No. 8/June 14, 2013
Hawthorn and Apple Mealybug
Hawthorn mealybug is being found in high numbers on cotoneaster in northeastern Illinois. Hawthorn mealybug, Phenacoccus dearnessi, is also known as two-circuli mealybug. It feeds on hawthorn, cotoneaster, pyracantha, mountain ash, amelanchier, and other rose family plants.
Little red mites are common this year in mulch and damp soil. These mites are bright red with long, obvious red legs. Landscaping crews are probably seeing them and being asked about them by clientele. As the weather warms and the mulch dries, they are moving into buildings. They are a nuisance indoors by their presence, but do not bite humans.
Callery Pear Blights
A year ago, many Callery Pears were showing unsightly symptoms associated with bacterial blast, a disease which caused blighted leaves and shoots throughout the affected tree’s canopy. Pictures and more details on the symptoms of this disease can be found in last years newsletter http://hyg.ipm.illinois.edu/article.php?id=362.
Holly Decline: Fully Utilizing U of I Extension Resources and the Plant Clinic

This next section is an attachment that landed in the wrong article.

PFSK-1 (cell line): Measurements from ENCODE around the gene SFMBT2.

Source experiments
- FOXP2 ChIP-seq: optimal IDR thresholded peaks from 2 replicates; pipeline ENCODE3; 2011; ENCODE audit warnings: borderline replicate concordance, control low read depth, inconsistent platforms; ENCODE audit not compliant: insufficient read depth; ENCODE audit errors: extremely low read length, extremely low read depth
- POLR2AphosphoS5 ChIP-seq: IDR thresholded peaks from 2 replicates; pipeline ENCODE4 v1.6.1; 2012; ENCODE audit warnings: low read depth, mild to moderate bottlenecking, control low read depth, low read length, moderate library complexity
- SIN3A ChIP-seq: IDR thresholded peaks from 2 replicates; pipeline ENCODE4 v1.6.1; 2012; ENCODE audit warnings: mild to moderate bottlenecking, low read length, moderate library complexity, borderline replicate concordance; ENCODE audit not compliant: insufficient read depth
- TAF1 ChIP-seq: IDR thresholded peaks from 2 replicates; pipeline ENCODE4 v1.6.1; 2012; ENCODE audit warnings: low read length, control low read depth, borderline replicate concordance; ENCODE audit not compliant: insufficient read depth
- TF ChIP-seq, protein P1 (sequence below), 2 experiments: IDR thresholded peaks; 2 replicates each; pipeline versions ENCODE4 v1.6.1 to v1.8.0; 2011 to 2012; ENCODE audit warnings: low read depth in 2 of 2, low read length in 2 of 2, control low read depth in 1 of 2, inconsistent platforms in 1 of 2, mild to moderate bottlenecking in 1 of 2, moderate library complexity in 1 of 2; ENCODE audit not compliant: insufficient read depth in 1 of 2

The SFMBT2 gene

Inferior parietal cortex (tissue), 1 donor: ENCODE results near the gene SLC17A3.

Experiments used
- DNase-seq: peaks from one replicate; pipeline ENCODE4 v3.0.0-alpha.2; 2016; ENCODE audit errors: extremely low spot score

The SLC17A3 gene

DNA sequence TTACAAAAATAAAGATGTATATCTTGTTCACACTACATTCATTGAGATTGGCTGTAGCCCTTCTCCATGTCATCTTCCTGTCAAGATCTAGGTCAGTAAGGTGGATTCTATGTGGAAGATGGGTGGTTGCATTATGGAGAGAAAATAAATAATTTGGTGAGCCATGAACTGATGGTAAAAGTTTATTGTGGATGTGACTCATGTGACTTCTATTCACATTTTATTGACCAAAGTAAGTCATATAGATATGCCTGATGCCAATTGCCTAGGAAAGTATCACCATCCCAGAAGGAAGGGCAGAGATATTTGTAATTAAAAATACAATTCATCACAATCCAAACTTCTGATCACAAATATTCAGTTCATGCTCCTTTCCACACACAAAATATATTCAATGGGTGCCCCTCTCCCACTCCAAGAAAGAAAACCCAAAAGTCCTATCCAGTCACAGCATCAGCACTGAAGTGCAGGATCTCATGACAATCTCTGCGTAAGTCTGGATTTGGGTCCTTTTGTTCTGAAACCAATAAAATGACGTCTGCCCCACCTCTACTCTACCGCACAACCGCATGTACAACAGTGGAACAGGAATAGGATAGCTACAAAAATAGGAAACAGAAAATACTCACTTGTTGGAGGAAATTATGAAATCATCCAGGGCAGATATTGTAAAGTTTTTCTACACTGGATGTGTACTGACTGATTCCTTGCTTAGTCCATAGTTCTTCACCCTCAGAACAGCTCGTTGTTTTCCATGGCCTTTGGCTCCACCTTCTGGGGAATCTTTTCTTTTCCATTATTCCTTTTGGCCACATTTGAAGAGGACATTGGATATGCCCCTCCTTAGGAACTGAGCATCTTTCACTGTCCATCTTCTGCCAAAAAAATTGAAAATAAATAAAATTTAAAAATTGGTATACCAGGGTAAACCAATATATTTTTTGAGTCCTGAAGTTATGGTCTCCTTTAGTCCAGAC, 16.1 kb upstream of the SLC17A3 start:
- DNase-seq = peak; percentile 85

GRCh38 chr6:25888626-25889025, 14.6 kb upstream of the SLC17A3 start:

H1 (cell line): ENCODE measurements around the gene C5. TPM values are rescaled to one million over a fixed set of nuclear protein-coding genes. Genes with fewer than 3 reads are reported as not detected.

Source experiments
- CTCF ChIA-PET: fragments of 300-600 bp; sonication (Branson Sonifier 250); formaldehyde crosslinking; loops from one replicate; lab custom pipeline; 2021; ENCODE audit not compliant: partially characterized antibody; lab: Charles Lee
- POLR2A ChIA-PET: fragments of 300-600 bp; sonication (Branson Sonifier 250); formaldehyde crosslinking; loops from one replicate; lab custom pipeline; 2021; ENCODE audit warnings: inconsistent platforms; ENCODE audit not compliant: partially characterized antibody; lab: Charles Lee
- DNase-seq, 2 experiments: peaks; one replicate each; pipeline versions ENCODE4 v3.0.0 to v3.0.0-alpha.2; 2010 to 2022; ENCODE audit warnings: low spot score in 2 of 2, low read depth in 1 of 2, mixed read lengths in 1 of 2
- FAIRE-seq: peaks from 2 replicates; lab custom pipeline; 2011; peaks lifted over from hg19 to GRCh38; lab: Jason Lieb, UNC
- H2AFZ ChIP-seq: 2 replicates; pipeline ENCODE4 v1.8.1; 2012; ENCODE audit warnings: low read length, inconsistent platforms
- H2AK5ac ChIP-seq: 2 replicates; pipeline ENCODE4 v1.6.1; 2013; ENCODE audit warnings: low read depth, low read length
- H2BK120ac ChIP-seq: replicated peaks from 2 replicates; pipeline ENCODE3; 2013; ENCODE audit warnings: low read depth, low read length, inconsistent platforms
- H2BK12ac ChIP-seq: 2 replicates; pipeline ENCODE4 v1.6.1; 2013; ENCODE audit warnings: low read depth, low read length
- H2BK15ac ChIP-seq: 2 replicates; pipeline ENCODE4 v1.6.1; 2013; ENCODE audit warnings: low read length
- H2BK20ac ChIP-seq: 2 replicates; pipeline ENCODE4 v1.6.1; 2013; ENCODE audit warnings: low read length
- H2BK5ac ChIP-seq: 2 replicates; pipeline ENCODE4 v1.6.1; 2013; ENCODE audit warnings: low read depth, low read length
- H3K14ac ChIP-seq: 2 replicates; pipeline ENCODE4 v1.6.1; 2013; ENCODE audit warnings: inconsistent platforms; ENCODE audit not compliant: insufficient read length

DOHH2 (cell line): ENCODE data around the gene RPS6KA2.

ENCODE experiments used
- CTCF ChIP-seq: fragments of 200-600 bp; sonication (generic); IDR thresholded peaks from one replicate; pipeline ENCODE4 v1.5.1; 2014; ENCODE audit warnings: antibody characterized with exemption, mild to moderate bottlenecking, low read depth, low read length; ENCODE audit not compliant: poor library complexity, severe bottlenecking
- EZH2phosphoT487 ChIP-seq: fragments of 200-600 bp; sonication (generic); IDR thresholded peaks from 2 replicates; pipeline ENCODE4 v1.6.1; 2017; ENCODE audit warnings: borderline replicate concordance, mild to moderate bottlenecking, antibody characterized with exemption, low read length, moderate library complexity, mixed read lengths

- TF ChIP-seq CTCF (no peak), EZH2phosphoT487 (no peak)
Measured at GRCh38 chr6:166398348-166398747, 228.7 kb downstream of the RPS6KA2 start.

As a plant diagnostician, I have quickly learned that there are several different types of homeowner mindsets when it comes to diagnosing and managing their landscape problems. There are some plant problems that can be diagnosed over the phone or via a picture and the U of I Plant Clinic is not needed. However, there are complicated plant issues that do not have an easy diagnosis.
Invasive Species Spotlight: Hemlock Woolly Adelgid
The hemlock woolly adelgid was first identified in 1924 in the Pacific Northwest and in the 1950’s in Richmond, Virginia. Infested areas of eastern and Carolina hemlocks in the eastern United States are increasing in number). To date, this invasive insect has not been found in Illinois. It was discovered in Indiana in 2012.
Modified Growing Degree Days (Base 50° F, March 1 through June 14)
Insect development is temperature dependent. We can use degree days to help predict insect emergence and activity. Home, Yard, and Garden readers can use the links below with the degree day accumulations above to determine what insect pests could be active in their area.